Based on recent numbers from Statistics Canada, Canadians made a total of $2.8 billion on Airbnb and other short term accommodations in 2018. The numbers come from StatsCan who released a paper today, estimating how much Canadians made off of private, short-term rentals, including Airbnb, from 2015 to 2018 in every single province.
Statistics Canada traditionally uses surveys to gather data like this, but in this case with short-term rentals, they used non-traditional methods like web-scraped data to come up with these estimated revenues. Not only did they discover the incredibly high revenue of Airbnb but they also found that in the past three years, this number rose by over 900%.
In 2015, the total estimated revenue of Airbnb and other short-term rentals was approximately $265,190,000. In 2018 this number had risen to $2,760,023,000. In simpler terms, that's almost $2.8 billion. The majority of that revenue came from Ontario, Quebec, and BC. In fact, Statistics Canada found that 90% of all the revenue from 2018 came from those three provinces.
Surprisingly though, while those provinces had the highest revenue from Airbnb and other short-term rentals they didn't have the biggest percentage of growth. Instead, that title actually goes to Nunavut.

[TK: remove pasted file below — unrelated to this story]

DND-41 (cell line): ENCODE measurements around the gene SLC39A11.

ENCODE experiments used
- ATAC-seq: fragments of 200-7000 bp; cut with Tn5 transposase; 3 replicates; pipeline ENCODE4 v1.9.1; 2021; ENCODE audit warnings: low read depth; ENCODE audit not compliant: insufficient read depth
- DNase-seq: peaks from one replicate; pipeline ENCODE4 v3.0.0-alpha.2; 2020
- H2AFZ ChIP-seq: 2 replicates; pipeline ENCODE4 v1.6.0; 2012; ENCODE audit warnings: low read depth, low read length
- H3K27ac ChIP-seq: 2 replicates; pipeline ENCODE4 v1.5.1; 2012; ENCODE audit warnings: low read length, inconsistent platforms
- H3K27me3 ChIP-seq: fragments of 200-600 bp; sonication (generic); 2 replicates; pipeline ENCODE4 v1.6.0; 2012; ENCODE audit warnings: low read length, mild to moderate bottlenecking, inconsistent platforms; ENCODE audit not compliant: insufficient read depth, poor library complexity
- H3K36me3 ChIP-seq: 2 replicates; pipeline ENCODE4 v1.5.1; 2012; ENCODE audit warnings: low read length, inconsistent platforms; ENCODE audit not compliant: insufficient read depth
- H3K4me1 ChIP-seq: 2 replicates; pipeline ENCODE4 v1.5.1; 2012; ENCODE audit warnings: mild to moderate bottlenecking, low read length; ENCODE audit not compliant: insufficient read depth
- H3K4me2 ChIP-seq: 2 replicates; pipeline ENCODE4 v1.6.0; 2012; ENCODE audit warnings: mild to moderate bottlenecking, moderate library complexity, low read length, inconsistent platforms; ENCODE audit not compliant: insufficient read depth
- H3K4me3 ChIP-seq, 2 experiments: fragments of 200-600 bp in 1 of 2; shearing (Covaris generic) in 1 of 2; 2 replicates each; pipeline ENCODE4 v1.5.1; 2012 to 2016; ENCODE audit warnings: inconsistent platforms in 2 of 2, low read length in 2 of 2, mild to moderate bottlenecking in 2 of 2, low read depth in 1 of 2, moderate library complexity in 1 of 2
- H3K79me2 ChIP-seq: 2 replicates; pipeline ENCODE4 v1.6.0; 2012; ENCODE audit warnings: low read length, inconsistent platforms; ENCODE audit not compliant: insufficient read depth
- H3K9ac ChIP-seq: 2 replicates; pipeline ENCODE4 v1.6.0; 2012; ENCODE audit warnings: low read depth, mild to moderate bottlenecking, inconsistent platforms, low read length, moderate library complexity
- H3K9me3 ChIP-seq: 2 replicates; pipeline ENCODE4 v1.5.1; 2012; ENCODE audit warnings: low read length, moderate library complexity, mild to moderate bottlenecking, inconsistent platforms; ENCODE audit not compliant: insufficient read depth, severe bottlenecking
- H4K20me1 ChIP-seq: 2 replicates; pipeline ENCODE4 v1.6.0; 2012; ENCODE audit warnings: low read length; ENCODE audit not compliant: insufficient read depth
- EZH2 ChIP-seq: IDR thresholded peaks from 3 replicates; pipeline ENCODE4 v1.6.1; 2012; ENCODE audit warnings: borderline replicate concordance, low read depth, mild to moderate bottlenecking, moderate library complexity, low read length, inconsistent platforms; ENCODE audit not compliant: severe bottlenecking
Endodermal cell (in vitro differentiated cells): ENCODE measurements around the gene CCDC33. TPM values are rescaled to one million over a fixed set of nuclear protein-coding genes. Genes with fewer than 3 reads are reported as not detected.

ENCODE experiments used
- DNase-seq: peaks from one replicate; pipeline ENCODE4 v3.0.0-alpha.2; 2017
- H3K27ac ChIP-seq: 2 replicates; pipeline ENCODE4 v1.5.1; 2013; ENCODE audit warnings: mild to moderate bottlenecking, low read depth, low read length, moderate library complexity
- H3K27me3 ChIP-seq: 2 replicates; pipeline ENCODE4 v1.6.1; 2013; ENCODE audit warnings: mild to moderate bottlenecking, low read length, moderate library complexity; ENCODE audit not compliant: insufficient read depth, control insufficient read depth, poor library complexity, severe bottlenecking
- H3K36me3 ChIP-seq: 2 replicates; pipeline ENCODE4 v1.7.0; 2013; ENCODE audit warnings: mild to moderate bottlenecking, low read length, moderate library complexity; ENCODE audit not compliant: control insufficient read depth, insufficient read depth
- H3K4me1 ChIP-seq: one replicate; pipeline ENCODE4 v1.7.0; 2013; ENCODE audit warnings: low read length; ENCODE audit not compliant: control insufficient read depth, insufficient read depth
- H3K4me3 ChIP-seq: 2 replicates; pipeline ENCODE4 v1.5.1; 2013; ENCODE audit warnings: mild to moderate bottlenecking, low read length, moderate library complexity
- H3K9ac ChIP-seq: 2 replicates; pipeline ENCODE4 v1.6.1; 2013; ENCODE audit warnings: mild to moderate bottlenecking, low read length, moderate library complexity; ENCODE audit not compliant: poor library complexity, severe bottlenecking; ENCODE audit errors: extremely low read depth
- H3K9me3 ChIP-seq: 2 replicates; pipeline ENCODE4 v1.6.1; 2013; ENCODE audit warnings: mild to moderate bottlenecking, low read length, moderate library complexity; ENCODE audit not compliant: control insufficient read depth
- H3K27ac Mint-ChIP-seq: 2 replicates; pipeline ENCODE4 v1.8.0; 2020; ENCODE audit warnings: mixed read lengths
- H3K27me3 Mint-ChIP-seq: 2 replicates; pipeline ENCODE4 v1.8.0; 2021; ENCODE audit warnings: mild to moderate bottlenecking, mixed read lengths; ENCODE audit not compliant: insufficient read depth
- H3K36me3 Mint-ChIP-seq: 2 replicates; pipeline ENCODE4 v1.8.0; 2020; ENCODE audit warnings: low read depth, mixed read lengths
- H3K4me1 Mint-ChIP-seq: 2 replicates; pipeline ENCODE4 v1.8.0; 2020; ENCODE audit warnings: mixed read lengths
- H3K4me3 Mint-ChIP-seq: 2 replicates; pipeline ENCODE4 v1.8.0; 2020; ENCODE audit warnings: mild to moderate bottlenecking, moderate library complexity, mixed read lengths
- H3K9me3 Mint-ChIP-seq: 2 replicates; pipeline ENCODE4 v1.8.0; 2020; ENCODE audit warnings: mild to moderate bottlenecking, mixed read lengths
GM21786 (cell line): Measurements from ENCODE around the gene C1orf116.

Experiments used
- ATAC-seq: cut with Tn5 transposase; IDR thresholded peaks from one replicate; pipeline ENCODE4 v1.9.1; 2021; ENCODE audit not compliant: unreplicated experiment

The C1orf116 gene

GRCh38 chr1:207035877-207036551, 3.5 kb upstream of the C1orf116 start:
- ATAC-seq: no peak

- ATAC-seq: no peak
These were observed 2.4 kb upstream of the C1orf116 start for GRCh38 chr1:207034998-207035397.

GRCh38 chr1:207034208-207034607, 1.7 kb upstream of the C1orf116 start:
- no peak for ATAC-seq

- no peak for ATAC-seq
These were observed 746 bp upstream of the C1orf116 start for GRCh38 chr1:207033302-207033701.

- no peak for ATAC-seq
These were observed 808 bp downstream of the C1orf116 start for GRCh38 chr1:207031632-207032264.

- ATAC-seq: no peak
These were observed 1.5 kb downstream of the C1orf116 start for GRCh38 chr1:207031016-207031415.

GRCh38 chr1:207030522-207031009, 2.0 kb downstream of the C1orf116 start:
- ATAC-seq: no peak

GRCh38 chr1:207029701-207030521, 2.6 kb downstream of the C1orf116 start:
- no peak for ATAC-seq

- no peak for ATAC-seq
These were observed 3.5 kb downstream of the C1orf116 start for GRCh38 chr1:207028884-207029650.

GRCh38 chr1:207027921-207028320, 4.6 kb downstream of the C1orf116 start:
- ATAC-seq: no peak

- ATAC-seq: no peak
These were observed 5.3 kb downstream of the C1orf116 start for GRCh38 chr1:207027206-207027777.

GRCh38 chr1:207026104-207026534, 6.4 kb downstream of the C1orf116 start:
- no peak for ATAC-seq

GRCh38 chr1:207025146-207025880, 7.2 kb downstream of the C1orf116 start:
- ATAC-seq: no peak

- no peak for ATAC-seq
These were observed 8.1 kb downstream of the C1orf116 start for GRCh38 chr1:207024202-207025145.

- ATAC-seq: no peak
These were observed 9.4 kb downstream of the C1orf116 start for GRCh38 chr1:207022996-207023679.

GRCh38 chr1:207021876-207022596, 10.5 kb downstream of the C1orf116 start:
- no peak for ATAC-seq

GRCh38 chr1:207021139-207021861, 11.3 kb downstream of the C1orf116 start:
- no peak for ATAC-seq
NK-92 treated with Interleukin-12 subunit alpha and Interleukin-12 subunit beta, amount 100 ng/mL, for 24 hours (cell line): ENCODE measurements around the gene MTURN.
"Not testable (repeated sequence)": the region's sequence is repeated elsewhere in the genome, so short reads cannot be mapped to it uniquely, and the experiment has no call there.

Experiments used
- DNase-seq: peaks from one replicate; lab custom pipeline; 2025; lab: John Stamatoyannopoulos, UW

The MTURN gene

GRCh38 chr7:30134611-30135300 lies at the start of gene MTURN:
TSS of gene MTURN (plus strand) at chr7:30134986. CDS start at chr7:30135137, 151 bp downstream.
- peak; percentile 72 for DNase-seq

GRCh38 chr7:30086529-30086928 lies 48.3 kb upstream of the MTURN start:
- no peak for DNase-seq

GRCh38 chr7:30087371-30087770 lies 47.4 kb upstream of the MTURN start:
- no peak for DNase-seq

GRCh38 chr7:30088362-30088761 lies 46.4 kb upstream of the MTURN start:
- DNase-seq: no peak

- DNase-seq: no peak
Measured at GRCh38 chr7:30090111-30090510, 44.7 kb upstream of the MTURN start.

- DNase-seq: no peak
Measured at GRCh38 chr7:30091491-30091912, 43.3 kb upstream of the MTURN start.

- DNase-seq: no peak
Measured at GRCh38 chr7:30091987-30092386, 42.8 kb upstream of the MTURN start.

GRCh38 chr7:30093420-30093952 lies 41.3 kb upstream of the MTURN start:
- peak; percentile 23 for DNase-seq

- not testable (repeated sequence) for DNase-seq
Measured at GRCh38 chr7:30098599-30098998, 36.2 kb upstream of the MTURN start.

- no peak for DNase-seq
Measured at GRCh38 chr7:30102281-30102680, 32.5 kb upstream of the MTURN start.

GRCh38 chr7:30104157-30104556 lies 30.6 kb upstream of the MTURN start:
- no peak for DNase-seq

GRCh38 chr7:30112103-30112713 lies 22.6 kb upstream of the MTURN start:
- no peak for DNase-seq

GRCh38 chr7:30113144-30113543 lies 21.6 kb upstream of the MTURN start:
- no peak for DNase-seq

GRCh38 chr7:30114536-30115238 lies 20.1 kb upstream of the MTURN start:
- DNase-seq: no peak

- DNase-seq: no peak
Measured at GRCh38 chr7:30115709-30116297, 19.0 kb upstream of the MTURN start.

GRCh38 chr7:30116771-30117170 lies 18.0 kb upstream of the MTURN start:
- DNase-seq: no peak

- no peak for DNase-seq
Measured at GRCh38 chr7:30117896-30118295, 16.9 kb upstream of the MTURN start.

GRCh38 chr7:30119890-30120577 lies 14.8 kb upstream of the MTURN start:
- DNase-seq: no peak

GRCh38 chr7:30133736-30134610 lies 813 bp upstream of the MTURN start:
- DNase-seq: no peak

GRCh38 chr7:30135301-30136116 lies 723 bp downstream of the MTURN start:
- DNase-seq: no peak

In 2015, the estimated revenue from short term rentals in Nunavut was only $10,000. By 2018 this revenue was up to $715,000. That's a massive increase of 7050%.
Despite that huge growth, Nunavut is still the lowest earning province or territory when it comes to short-term rental revenue in 2018. The highest earning province was Ontario where their estimated revenue in 2018 was $909,421,000.
However, an Airbnb representative has responded to Narcity, disagreeing with the numbers presented by Statistics Canada. In an email statement, Airbnb's Lindsey Scully said "Tens of thousands of Canadians are embracing home sharing as a way to earn extra money and pay the bills and while we appreciate the interest in studying the home sharing community across the country, this report is based on inaccurate, scraped data provided by third-parties.”